However, despite the alterations, the IP chapter still contain the most advanced and detailed standards on intellectual property in a trade agreement to date. It provides extensive protections to companies operating abroad from having their inventions and innovations ‘stolen’, and for them to retain their monopoly and control.
Trump has withdrawn from the TPP as part of his America First policy, which is to depart from decades of championing multilateral trade as he sees that his country is losing from it. Alongside this he has launched unilateral tariff measures targeting China and threatened other trade partners like Germany. This stance has gained Trump support from some leaders of trade unions in the US, but it is not the alternative to free trade we need. His withdrawal from TPP could also simple be because TPP was strongly advocated by previous US president Barack Obama, which seems to be Trump’s policy pattern.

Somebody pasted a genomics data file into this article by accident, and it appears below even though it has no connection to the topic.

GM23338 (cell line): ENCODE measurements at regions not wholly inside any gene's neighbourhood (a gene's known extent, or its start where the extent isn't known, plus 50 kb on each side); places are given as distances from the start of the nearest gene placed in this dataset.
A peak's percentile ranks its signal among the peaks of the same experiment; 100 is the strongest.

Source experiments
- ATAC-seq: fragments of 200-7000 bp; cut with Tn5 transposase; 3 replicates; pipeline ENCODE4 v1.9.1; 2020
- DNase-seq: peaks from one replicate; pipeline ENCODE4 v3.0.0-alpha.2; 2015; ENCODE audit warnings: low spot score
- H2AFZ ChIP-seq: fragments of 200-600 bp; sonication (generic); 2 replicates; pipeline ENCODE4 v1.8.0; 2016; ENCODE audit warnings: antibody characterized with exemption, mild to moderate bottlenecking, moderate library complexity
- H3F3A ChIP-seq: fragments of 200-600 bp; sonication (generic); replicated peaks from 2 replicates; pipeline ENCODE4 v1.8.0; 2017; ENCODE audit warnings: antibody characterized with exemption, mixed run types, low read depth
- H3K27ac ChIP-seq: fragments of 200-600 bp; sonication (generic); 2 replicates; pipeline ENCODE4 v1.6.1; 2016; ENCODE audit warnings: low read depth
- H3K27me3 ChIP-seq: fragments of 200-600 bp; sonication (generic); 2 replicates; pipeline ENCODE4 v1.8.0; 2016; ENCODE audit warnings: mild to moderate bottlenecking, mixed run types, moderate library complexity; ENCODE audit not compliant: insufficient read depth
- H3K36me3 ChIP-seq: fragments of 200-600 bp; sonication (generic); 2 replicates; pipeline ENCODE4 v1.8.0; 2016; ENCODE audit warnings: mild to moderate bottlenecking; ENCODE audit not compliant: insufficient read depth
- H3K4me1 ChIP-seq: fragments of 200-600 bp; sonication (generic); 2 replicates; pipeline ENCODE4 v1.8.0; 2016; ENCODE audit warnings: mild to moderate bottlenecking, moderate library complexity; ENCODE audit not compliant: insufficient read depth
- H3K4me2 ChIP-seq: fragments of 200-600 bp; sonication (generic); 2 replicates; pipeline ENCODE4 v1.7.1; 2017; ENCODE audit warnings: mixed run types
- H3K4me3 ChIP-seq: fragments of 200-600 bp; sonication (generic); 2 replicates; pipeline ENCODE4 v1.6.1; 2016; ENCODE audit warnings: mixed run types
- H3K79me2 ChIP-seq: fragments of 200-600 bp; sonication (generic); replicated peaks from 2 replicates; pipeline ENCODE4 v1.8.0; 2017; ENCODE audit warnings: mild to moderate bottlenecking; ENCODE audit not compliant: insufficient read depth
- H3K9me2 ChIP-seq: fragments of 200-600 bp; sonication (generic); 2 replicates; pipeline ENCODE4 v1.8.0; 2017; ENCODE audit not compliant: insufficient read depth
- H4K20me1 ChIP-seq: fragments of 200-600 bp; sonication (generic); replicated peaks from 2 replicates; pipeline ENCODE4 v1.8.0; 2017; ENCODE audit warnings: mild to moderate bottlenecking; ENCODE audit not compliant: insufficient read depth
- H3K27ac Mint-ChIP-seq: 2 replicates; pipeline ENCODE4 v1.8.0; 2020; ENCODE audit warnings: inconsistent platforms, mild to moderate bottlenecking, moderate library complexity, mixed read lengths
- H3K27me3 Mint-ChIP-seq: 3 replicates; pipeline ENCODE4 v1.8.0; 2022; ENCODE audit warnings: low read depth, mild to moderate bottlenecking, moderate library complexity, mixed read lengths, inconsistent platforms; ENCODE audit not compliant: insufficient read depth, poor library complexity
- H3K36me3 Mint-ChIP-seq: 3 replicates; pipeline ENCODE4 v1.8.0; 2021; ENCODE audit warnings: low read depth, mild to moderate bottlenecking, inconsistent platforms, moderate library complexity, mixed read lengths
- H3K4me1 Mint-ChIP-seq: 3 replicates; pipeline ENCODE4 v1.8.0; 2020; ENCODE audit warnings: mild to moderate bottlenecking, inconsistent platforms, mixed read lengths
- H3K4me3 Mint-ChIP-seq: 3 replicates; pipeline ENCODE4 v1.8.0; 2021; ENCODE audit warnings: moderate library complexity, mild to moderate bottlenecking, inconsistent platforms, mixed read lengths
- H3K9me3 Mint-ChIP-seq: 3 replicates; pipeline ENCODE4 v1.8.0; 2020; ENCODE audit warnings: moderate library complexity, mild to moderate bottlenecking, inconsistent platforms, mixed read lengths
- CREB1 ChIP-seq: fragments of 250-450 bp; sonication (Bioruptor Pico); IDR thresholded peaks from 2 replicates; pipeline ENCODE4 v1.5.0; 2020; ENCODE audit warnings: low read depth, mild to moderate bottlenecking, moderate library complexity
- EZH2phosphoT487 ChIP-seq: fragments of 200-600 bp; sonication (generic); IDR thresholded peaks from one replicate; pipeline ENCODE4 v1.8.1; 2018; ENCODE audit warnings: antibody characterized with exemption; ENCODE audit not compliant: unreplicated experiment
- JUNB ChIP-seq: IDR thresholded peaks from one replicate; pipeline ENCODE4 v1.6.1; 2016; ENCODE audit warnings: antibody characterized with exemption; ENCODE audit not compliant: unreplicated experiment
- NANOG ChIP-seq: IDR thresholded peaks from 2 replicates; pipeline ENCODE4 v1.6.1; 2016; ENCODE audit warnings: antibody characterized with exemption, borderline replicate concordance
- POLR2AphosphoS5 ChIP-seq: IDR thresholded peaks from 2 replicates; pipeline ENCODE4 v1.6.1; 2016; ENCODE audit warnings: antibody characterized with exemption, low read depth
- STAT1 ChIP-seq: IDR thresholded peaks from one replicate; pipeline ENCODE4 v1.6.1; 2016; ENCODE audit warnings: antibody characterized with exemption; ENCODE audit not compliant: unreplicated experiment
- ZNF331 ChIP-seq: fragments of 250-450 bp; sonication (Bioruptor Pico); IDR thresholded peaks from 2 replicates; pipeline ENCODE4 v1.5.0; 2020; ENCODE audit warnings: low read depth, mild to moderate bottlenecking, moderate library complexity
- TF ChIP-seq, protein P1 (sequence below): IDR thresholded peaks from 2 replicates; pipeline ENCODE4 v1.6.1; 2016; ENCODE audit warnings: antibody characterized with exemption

Before this massive free trade zone can be realised, it will need six of the eleven signatory countries to ratify the agreement. Once this is achieved, it will enter into force after 60 days. The CPTPP removed the previous requirement in the TPP that signatory nations’ combined GDP must represent 85% of the bloc’s GDP to pass. The US accounted for about 60%, hence Trump’s withdrawal scuttling the original deal.
In Japan, big debates were sparked by Prime Minister Shinzo Abe’s efforts to revive the TPP and for Japan to champion it after the US withdrew last year. Opposition parties argued that there is very little difference between the original TPP and the new CPTPP.
The proponents of new mega-trade deals are on a charm offensive to overcome opposition from social movements and NGO campaigners. The European Union is negotiating FTAs from Asia to Latin America which now include human rights and environmental protection provisions in their Preambles. However, adding human rights and democratic clauses will not offset the effects of the neoliberal offensive at the core of these new mega-trade deals.